Lawmaker Rips DoD Takeback of Troop Bonuses as 'Boneheaded'

Soldiers of the California National Guard's 40th Infantry Division rehearsing an air assault mission at Fort Hunter Liggett Feb. 8. (Photo: Sgt. 1st Class Benjamin Cossel)
Soldiers of the California National Guard's 40th Infantry Division rehearsing an air assault mission at Fort Hunter Liggett Feb. 8. (Photo: Sgt. 1st Class Benjamin Cossel)

Days after a news organization reported the Defense Department is forcing National Guardsmen from California to pay back bonuses received in error, lawmakers and advocates are calling on officials to forgive their debt.

Rep. Julia Brownley, a Democrat from the state, is among a growing number of lawmakers calling for the Pentagon to stop seeking repayment of enlistment bonuses from thousands of California National Guardsmen and veterans.

"I am outraged that our servicemembers and veterans are being asked to repay bonuses and benefits promised to them when they answered the call to serve our nation," she said in a statement Monday. "I intend to introduce legislation as soon as Congress returns to waive repayment, and will work with my colleagues to ensure a full accounting of how this mismanagement occurred."

Rep. Duncan Hunter, a Republican from the state and a former Marine who served in Iraq and Afghanistan, called the repayment policy "boneheaded."

"It remains my firm belief that even the simple request of asking soldiers to repay money contingent on reenlistment is disgraceful and insulting," Hunter said in a letter to Defense Secretary Ashton Carter.

"In fact, I find it difficult to believe that either you or your leadership team was aware that such a boneheaded decision was made to demand repayment -- and I ask that you utilize your authority to influence a solution, including a possible legislative fix if determined necessary, that's in the best interest of the individuals and families impacted," he added.

More than 10,000 veterans have been required to pay back bonuses of as much as $15,000 or face such penalties as interest charges and tax liens, according to an article published Saturday by David Cloud, a reporter for The Los Angeles Times.

SpouseBuzz: Will you have to repay a military bonus, too?

Like other branches of service, the Guard used enlistment bonuses to entice more people to enter the ranks a decade ago during the height of the U.S.-led wars in Iraq and Afghanistan.

California National Guard officials were later found guilty of mismanaging the program. In 2014, eight current or former members were indicted on federal charges for fraudulently obtaining recruiting referral bonuses, The Associated Press reported.

The Pentagon is looking to speed up the process for granting waivers to the estimated 10,500 service members, mostly from the California National Guard, who received a combined total of about $22 million in improperly awarded bonuses, according to a statement from Navy Capt. Jeff Davis, a Pentagon spokesman.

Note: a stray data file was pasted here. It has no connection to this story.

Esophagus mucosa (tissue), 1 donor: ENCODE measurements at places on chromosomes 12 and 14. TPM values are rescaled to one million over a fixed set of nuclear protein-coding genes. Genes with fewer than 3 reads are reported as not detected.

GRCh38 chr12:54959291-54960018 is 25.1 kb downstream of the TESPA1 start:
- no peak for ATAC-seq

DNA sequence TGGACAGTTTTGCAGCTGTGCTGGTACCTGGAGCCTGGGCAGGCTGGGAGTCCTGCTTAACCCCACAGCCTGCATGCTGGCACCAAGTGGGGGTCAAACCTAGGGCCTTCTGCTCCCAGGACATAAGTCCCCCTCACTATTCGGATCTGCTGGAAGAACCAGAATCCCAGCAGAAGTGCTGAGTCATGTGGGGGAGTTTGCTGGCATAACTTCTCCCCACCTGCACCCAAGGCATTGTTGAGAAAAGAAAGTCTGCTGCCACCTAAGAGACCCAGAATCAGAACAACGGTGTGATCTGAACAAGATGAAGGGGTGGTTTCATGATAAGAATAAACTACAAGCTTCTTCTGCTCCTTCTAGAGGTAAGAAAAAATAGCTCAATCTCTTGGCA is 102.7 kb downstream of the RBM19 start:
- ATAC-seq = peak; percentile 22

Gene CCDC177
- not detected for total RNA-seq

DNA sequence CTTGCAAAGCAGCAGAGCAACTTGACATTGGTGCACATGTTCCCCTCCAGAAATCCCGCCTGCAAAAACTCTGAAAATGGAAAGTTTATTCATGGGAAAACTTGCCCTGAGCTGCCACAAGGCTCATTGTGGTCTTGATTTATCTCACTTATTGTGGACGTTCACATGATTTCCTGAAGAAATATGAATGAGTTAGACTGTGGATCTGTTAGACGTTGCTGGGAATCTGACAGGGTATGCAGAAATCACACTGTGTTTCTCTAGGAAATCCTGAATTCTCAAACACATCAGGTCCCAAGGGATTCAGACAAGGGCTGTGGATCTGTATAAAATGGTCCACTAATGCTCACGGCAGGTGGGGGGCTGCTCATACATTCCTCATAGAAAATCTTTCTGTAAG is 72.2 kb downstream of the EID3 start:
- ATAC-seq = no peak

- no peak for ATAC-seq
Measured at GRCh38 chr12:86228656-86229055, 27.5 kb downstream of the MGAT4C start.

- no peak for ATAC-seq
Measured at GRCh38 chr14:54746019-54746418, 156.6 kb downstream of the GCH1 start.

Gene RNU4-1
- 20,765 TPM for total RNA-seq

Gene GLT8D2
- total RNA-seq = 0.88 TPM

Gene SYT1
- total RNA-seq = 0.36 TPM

But under current law and regulations, the department isn't authorized to grant a blanket waiver, so individuals still have to petition the Defense Office of Hearings and Appeals to have a debt waived, Davis said.

"We have the authority to waive individual payments on a one-by-one basis," he said. "We do not have the authority to waive these things writ large."

California Guard officials have also pledged to work with veterans who wish to file appeals to the National Guard Bureau and the Army Board for Correction of Military Records to wipe out the debts, The Los Angeles Times reported.

Davis, the Pentagon spokesman, said the department continues to encourage service members to pursue a formal review process to seek relief from the debt.

"We take doing right by our service members very seriously," he said. "This has the attention of our leadership and we're looking at what we can do to assist."

Rep. Adam Schiff, another Democrat from the state, criticized the department's repayment policy in a letter Monday to Maj. Gen. David Baldwin, adjutant general of the California National Guard, and Air Force Gen. Joseph L. Lengyel, chief of the National Guard Bureau.

"Seeking reimbursement for these funds when they were accepted in good faith imposes a substantial financial hardship on those who have served our nation and their families," he wrote.

Veterans groups also weighed in on the controversy.

"It is unthinkable to me that the Department of Defense's first reaction is to punish service members who fulfilled their end of the deal," Brian Duffy, national commander of the Veterans of Foreign Wars, said in a statement. "This is how you destroy all faith in a Pentagon that is supposed to have your back.

"These soldiers are being punished for something that is not their doing, which is why the VFW calls for the Pentagon to waive these debts without requiring these soldiers to first admit fault," he added. "They extended their enlistment contracts and did their duty as ordered. Many paid the ultimate price, and far more returned home wounded, ill and injured. Instead of seeking repayment, the Pentagon owes them a debt of thanks and an apology for insulting their honorable service to our nation."

Other parts of the Defense Department have mismanaged similar bonus programs.

Earlier this year, the Pentagon's bomb squad team was saddled with debt due to an accounting error. One member of the team committed suicide. The department agreed to forgive the debt after and The Washington Post reported on the case.

-- Richard Sisk contributed to this report.

-- Brendan McGarry can be reached at Follow him on Twitter at @Brendan_McGarry.

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